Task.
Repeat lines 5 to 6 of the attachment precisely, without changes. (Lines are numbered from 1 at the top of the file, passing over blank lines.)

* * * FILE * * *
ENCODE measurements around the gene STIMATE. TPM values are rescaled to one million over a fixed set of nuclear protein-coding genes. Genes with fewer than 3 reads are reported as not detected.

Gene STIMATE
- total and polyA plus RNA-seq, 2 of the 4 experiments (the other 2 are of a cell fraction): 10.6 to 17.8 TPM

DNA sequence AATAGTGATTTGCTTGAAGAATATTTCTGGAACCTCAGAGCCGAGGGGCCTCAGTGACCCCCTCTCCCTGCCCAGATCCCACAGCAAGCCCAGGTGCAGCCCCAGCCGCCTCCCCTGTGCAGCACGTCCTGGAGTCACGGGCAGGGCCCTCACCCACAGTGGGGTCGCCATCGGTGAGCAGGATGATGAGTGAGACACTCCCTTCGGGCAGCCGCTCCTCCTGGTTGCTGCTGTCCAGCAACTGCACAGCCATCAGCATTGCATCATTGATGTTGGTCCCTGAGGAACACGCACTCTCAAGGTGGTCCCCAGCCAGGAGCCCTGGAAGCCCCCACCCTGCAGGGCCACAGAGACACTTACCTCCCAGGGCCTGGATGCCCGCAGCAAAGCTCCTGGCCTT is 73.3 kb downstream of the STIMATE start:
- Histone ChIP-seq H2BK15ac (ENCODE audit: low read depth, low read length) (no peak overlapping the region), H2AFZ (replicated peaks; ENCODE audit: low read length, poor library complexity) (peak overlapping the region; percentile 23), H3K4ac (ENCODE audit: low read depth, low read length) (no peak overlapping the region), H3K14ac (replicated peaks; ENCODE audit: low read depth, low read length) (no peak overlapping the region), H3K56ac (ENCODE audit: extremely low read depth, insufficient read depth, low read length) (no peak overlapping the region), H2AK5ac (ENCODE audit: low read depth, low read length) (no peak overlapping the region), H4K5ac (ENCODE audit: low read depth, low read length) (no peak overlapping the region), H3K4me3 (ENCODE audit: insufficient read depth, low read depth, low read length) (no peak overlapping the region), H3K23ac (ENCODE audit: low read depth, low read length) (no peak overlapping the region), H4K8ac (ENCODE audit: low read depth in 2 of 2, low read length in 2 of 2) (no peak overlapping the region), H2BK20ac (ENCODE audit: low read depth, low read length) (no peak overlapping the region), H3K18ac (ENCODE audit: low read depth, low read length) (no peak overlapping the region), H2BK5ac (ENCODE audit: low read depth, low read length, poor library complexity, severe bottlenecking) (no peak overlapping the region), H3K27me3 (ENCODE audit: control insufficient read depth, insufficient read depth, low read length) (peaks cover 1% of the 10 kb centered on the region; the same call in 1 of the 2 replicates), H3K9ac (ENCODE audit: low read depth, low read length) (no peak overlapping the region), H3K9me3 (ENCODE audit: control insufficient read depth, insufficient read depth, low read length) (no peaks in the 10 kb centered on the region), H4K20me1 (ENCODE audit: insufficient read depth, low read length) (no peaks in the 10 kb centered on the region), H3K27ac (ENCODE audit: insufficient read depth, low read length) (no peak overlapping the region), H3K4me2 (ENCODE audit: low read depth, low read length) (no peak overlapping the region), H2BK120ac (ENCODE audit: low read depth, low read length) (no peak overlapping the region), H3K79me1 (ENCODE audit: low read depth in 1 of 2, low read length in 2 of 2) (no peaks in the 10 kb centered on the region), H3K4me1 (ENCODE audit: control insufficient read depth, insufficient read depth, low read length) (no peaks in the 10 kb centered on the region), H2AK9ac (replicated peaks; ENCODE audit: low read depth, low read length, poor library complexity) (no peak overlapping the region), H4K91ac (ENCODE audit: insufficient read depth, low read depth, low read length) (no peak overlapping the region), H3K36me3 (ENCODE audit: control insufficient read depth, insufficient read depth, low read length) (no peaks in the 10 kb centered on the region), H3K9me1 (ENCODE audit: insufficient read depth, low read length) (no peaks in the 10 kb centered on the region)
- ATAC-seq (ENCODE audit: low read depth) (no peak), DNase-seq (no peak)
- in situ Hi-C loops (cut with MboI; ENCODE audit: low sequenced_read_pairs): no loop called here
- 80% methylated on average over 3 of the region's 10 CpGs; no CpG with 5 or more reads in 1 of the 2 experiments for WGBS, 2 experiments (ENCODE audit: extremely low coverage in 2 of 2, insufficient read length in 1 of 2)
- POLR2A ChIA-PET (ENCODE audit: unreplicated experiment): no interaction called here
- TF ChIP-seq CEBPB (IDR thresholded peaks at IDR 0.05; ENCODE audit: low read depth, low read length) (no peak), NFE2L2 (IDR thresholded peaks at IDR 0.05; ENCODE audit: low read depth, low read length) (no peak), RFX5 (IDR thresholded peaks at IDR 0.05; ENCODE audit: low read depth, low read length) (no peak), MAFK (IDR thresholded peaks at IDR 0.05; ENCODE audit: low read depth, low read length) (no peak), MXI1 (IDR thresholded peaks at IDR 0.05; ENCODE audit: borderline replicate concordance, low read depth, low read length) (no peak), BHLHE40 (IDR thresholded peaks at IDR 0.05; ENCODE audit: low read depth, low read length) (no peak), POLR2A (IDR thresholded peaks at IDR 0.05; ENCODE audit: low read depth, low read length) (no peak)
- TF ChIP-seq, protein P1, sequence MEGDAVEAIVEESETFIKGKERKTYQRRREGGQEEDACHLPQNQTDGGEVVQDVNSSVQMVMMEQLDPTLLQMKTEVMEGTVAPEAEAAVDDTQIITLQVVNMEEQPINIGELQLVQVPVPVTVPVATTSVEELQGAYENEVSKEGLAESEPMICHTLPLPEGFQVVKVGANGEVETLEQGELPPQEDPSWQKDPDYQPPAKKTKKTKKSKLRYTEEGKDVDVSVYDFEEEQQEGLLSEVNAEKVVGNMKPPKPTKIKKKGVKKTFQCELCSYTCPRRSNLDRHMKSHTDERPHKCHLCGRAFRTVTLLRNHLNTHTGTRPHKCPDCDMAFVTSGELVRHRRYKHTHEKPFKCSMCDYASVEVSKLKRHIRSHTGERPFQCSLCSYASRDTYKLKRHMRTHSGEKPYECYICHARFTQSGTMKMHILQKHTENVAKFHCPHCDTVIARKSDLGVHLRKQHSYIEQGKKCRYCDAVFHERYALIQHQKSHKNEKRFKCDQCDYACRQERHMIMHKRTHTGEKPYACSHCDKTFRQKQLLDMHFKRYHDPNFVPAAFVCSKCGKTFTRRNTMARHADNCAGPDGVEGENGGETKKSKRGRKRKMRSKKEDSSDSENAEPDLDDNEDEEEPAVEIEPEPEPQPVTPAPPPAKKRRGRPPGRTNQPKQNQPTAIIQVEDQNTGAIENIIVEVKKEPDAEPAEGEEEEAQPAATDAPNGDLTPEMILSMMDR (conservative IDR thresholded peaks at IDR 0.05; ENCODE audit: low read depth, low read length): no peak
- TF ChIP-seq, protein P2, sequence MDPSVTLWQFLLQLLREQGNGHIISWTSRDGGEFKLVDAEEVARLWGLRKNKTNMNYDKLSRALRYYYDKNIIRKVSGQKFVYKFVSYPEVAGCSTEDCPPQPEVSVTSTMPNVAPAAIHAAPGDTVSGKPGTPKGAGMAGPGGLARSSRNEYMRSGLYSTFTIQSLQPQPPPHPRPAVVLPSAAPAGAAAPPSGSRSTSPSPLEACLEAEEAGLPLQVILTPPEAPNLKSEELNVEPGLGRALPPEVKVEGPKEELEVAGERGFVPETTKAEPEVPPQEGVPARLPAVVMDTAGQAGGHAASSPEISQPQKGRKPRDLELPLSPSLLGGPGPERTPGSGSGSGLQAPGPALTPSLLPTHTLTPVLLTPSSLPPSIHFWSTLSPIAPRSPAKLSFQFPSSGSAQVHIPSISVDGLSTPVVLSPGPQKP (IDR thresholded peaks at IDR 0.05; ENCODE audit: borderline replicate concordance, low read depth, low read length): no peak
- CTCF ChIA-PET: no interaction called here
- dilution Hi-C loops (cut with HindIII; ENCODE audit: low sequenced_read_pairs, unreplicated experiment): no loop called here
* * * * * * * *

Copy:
- Histone ChIP-seq H2BK15ac (ENCODE audit: low read depth, low read length) (no peak overlapping the region), H2AFZ (replicated peaks; ENCODE audit: low read length, poor library complexity) (peak overlapping the region; percentile 23), H3K4ac (ENCODE audit: low read depth, low read length) (no peak overlapping the region), H3K14ac (replicated peaks; ENCODE audit: low read depth, low read length) (no peak overlapping the region), H3K56ac (ENCODE audit: extremely low read depth, insufficient read depth, low read length) (no peak overlapping the region), H2AK5ac (ENCODE audit: low read depth, low read length) (no peak overlapping the region), H4K5ac (ENCODE audit: low read depth, low read length) (no peak overlapping the region), H3K4me3 (ENCODE audit: insufficient read depth, low read depth, low read length) (no peak overlapping the region), H3K23ac (ENCODE audit: low read depth, low read length) (no peak overlapping the region), H4K8ac (ENCODE audit: low read depth in 2 of 2, low read length in 2 of 2) (no peak overlapping the region), H2BK20ac (ENCODE audit: low read depth, low read length) (no peak overlapping the region), H3K18ac (ENCODE audit: low read depth, low read length) (no peak overlapping the region), H2BK5ac (ENCODE audit: low read depth, low read length, poor library complexity, severe bottlenecking) (no peak overlapping the region), H3K27me3 (ENCODE audit: control insufficient read depth, insufficient read depth, low read length) (peaks cover 1% of the 10 kb centered on the region; the same call in 1 of the 2 replicates), H3K9ac (ENCODE audit: low read depth, low read length) (no peak overlapping the region), H3K9me3 (ENCODE audit: control insufficient read depth, insufficient read depth, low read length) (no peaks in the 10 kb centered on the region), H4K20me1 (ENCODE audit: insufficient read depth, low read length) (no peaks in the 10 kb centered on the region), H3K27ac (ENCODE audit: insufficient read depth, low read length) (no peak overlapping the region), H3K4me2 (ENCODE audit: low read depth, low read length) (no peak overlapping the region), H2BK120ac (ENCODE audit: low read depth, low read length) (no peak overlapping the region), H3K79me1 (ENCODE audit: low read depth in 1 of 2, low read length in 2 of 2) (no peaks in the 10 kb centered on the region), H3K4me1 (ENCODE audit: control insufficient read depth, insufficient read depth, low read length) (no peaks in the 10 kb centered on the region), H2AK9ac (replicated peaks; ENCODE audit: low read depth, low read length, poor library complexity) (no peak overlapping the region), H4K91ac (ENCODE audit: insufficient read depth, low read depth, low read length) (no peak overlapping the region), H3K36me3 (ENCODE audit: control insufficient read depth, insufficient read depth, low read length) (no peaks in the 10 kb centered on the region), H3K9me1 (ENCODE audit: insufficient read depth, low read length) (no peaks in the 10 kb centered on the region)
- ATAC-seq (ENCODE audit: low read depth) (no peak), DNase-seq (no peak)